Chapter 25

Harper and Blaise ate their food in the pleasure of each other’s company. It was hard to talk with the loud music, and they at times had to raise their volume a lot just to be heard, but it was still an enjoyable exchange of ideas and commentary about many different subjects with lots of laughs thrown in. They even shared a decadent dessert with chocolate that was certainly not vegan, but Harper always made exceptions for good chocolate fare.

“Oh, by the way, do you know a good realtor in the area that I can use?” He asked the question as he snatched the bill away, insisting on paying.

“Well, thank you for that. Next time I will treat. Ah, yes, I do. I was happy with the gal that managed the sale of Graham’s and my house. She also found me my duplex.”

“Oh, I guess, I didn’t know you owned it. Do you have a card on her?”

“I do at home, I think. I wanted a smaller place after his death with a rental property built in, so the duplex worked out perfectly. But what do you need a realtor for?” Harper sipped the last of her water.

“I’m moving my mum down here. Her sister Elise, who is twelve years younger, has recently retired and is willing to live with her as a full-time caregiver. I just need to find an affordable house or apartment for them. It will be so much better having her close where I can help more, and getting her out of the board and care will no doubt lift her spirits. My older sister Elise—and I know the names can be confusing. It’s like my family ran out of good names and had to recycle a few. I also have a cousin and an uncle named Blaise.” He shrugged his shoulders and grinned. “Family. Anyways, Elise, my sister, has not been involved physically that much with Mum’s care. She lives back East and has a busy law practice, so she rarely comes out to see her. She and Mum do not get along very well, but she has for years generously contributed to Mum’s housing; so, we are not totally dependent on my meagre part time salary and Mum’s dwindling savings and life insurance monies.”

The waitress took the bill and Blaise’s credit card. As they waited for her to return, before she had even thought it through, Harper blurted out, “The other unit in my duplex is available.”

“Really? No one is in there?”

“I had a nice young couple renting, and they moved out about six months ago. They were not bad renters, but they often played loud music . . .”

“You mean like this?” He motioned dramatically toward the bar.

Harper smiled and raised her voice again to be heard above a raging guitar solo. “Well, not quite this bad. They also made noise coming and going late at night. I think he worked a night shift regularly. So, it wasn’t terrible, but when he got a transfer, and they moved, I just didn’t bother trying to get new renters. I haven’t even gone in and cleaned it. I know that sounds awful.”

“No, not at all. I understand. Are you open to renting it again?”

“Yes, of course. I have thought off and on that I needed to do it because I really could use the extra money. The shop is not exactly raking in the big bucks, except for that group I rent to in the back.” She winked.

“Ah, well . . . at least, you aren’t calling us a cult anymore. That’s an improvement.” He smiled large. “If you could let me know what you need for the place, that would be great. I would even volunteer to help you clean. You do have to understand, though, Mum is quite a character. She won’t be loud or come and go at night–hopefully–but, depending on the day, she might know you or not know you. Her conversations can be quite entertaining.”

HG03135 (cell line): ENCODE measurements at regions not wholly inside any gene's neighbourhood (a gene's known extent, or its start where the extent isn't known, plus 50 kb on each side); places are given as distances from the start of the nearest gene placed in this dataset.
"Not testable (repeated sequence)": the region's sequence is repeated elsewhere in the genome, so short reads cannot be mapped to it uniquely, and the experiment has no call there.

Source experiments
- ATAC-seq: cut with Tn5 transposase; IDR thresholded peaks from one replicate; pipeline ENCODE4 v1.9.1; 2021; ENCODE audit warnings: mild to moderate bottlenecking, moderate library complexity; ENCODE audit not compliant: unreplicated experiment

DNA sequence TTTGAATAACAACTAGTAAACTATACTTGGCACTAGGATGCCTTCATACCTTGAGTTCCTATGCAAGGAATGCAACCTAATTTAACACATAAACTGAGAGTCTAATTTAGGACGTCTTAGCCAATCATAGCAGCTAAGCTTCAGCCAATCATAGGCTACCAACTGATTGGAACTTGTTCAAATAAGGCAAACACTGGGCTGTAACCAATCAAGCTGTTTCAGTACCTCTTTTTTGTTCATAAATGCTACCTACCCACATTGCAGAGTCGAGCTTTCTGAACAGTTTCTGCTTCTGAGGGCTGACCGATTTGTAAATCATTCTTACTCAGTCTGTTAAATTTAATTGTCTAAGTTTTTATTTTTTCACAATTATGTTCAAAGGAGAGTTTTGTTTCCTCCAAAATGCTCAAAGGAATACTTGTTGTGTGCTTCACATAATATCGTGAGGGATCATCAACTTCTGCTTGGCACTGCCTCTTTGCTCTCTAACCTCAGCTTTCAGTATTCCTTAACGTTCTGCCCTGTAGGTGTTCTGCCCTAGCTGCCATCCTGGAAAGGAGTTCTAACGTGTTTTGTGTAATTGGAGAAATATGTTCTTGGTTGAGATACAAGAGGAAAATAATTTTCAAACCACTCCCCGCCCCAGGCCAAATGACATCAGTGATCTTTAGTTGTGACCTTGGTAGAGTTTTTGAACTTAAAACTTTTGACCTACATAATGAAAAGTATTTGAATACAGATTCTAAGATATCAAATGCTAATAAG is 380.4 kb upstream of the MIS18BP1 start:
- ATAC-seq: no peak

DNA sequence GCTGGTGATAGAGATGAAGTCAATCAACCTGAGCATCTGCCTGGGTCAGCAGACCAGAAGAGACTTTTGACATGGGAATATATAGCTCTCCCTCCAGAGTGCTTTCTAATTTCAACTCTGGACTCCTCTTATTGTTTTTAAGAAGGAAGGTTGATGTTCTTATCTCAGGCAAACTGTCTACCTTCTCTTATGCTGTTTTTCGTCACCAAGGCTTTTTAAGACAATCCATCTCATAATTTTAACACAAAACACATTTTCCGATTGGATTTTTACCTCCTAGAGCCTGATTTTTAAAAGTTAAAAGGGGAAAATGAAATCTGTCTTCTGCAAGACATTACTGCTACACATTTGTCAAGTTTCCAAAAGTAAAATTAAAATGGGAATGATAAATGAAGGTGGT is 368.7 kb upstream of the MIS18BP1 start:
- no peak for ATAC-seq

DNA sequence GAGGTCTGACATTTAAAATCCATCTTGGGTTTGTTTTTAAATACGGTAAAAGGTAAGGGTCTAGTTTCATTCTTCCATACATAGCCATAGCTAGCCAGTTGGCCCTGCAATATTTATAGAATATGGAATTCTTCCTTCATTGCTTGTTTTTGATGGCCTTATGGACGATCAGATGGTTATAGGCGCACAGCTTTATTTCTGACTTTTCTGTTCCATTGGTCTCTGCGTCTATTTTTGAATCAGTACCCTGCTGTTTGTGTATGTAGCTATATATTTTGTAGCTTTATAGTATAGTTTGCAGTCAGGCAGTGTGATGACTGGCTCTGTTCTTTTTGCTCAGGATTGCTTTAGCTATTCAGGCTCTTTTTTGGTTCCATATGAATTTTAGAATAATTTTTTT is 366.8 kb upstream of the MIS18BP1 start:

“I understand that. I’m sure she would be no problem.”

“So, you won’t mind me hanging out at the duplex more. I promise not to be a bother. I may even work on your front yard. Your roses look like they need a good pruning.”

“You would be welcome to prune all you want. Gardening, except for some herbs in containers, has never been my forte.” Harper folded her napkin and grabbed her purse as she saw the waitress approach with Blaise’s card.

Blaise continued, “I have to warn you, though: When Mum doesn’t know me, as I’ve mentioned before, she comes on to me, like she is looking for a mate. Mildly disturbing.” He smiled. “But when she does know me, she can be grumpy and sweet in turn; but no matter what, she’s always trying to matchmake me with the nearest available female. She sees it as her duty. I’m not totally opposed to it, but her choices have not always been the best. I’ll have to tell you about it some time.” Because the music had increased in volume, Blaise was talking quite loudly.

“But I thought you were celibate!” Harper’s voice filled the momentary silence as the band’s raucous song ended. She froze in place with her mouth wide open, feeling every eye in the place on her.

Blaise grabbed her hand and helped her from the booth. “Time to go.” He grinned. They made their exit as quickly as possible. Once outside the door, Blaise started laughing hysterically, and Harper did, too–once she had caught her breath.

They laughed almost the whole block back to the car, and then Harper said, “I am never going in that restaurant ever again!” Blaise looked her in the eye, trying to keep a straight face, but he burst out laughing again, almost in tears.

About apronheadlilly

wife and mother, musician, composer / poet, teacher, and observer of the world, flawed Christ-follower
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